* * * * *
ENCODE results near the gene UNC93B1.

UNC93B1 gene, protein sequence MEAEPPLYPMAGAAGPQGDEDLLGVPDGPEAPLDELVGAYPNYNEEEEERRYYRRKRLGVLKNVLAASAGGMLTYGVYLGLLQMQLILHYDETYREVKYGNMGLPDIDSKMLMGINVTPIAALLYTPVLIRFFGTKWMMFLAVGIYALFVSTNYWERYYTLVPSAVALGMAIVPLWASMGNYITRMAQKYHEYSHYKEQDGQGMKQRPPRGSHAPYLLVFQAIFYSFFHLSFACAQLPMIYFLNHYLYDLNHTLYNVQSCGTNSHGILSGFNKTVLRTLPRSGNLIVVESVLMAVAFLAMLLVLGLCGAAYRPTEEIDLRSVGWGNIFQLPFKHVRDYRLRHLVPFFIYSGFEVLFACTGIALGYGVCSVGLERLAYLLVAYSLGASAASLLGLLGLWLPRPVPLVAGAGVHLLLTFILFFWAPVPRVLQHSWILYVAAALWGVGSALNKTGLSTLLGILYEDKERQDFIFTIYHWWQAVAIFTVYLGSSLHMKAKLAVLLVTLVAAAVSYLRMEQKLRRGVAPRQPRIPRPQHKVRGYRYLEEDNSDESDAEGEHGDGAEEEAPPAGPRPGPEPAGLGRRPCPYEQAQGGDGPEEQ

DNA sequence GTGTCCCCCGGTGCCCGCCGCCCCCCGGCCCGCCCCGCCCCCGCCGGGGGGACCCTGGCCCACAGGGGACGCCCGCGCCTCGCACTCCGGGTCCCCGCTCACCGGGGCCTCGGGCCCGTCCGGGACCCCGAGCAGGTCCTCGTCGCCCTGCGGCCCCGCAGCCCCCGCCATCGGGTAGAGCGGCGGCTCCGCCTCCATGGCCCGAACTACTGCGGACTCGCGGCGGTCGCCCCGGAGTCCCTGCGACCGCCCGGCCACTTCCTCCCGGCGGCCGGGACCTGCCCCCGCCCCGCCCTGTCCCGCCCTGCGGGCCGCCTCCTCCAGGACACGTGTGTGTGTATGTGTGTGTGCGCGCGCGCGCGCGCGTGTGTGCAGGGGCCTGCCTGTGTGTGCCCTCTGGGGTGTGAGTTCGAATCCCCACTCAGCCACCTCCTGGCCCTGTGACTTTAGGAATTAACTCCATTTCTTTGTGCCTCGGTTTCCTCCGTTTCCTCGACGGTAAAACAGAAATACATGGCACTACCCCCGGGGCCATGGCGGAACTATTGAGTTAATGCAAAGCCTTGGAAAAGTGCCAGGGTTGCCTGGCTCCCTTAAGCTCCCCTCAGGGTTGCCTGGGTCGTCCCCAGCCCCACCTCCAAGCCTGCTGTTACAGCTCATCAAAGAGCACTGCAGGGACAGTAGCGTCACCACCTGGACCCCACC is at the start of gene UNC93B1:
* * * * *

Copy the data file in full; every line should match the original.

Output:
ENCODE results near the gene UNC93B1.

UNC93B1 gene, protein sequence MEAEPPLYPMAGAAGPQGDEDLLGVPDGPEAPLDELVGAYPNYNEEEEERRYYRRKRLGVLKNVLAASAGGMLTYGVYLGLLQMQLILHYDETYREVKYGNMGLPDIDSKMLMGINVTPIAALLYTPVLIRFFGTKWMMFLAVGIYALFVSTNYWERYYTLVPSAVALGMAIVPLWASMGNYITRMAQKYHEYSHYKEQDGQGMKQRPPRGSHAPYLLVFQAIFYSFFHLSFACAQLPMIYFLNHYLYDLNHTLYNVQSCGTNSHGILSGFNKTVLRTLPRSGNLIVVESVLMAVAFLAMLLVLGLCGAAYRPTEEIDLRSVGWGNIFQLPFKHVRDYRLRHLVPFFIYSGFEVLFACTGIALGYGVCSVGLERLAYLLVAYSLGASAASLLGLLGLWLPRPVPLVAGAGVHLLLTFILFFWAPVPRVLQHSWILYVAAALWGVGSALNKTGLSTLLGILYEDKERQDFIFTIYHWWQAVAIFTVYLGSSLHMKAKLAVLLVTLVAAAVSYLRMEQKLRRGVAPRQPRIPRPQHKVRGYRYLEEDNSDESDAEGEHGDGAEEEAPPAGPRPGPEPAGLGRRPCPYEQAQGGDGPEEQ

DNA sequence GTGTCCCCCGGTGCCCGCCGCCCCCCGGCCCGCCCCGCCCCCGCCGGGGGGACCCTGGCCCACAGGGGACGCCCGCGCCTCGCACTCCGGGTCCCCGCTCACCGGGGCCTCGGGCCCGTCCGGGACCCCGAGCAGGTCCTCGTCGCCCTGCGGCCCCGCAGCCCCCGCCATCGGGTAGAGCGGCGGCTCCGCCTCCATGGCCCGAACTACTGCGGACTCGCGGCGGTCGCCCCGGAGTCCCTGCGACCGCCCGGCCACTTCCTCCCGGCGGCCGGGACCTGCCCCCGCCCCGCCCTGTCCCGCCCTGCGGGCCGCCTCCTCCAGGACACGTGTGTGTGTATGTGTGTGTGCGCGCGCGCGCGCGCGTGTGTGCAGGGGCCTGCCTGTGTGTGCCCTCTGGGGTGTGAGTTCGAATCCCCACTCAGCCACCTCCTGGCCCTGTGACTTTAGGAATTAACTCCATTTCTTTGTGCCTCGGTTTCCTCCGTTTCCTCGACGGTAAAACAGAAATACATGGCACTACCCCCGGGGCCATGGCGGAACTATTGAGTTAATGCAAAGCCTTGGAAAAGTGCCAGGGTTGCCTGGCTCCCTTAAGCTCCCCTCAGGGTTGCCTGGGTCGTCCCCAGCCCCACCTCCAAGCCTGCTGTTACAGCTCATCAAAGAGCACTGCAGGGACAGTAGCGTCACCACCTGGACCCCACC is at the start of gene UNC93B1: